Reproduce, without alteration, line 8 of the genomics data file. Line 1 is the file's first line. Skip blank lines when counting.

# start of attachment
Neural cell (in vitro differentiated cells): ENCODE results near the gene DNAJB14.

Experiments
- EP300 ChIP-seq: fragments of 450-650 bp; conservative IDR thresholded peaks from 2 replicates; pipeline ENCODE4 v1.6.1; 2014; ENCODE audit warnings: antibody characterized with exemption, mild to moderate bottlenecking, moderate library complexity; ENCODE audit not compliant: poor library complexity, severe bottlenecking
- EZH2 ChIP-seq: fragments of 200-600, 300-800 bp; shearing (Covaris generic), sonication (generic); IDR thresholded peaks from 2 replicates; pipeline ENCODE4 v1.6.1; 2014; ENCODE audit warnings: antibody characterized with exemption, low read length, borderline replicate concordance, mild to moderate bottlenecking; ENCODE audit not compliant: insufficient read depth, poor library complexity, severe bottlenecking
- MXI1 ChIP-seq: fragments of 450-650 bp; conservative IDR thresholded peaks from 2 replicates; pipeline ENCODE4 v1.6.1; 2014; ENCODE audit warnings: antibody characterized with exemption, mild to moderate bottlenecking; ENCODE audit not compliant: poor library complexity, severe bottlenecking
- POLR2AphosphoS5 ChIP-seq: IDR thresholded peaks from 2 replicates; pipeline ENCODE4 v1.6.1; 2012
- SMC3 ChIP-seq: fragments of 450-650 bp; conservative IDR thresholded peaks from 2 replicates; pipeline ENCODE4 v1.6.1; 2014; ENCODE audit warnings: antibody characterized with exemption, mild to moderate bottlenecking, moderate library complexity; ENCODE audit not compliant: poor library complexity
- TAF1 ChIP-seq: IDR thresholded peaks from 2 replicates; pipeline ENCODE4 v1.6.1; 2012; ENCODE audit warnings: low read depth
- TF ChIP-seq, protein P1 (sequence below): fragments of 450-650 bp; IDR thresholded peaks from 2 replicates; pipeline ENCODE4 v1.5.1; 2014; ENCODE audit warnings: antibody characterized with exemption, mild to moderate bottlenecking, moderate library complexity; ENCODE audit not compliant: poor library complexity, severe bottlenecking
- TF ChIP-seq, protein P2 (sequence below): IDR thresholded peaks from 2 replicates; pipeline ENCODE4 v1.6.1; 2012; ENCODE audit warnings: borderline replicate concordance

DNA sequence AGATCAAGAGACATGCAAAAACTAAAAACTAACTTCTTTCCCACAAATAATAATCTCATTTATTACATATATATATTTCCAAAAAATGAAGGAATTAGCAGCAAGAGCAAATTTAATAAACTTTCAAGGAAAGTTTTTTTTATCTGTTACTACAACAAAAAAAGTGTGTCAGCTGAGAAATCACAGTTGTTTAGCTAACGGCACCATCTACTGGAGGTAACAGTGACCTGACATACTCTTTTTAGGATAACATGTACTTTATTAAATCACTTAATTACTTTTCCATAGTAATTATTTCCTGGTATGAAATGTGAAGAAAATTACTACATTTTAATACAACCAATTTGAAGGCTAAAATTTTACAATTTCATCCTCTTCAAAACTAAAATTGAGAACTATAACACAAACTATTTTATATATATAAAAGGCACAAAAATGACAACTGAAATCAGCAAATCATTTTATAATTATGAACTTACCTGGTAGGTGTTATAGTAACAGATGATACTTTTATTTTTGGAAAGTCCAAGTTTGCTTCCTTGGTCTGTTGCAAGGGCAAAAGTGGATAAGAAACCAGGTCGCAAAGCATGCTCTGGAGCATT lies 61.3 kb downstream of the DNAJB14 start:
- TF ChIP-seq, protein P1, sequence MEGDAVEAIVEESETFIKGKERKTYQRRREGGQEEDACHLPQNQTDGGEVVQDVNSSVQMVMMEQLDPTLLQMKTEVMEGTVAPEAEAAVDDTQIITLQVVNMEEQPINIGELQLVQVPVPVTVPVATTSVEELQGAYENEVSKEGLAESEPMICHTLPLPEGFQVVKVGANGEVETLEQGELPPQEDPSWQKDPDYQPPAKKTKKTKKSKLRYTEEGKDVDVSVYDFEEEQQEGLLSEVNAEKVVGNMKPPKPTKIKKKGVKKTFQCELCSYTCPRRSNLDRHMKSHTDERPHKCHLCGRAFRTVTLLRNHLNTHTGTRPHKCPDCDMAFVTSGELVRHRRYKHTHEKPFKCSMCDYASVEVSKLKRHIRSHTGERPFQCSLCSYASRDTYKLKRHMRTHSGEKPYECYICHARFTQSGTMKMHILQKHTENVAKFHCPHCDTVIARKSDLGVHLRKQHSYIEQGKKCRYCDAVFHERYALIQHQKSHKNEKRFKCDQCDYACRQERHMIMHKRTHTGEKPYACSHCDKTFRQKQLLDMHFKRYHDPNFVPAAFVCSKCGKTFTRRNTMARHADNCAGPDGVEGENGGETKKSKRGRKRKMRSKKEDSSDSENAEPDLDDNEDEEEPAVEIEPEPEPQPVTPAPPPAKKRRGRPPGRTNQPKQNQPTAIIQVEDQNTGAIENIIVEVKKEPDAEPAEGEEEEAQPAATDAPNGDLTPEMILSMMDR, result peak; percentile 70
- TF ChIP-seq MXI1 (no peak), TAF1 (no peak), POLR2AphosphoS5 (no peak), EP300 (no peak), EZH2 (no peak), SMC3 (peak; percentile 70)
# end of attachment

- TAF1 ChIP-seq: IDR thresholded peaks from 2 replicates; pipeline ENCODE4 v1.6.1; 2012; ENCODE audit warnings: low read depth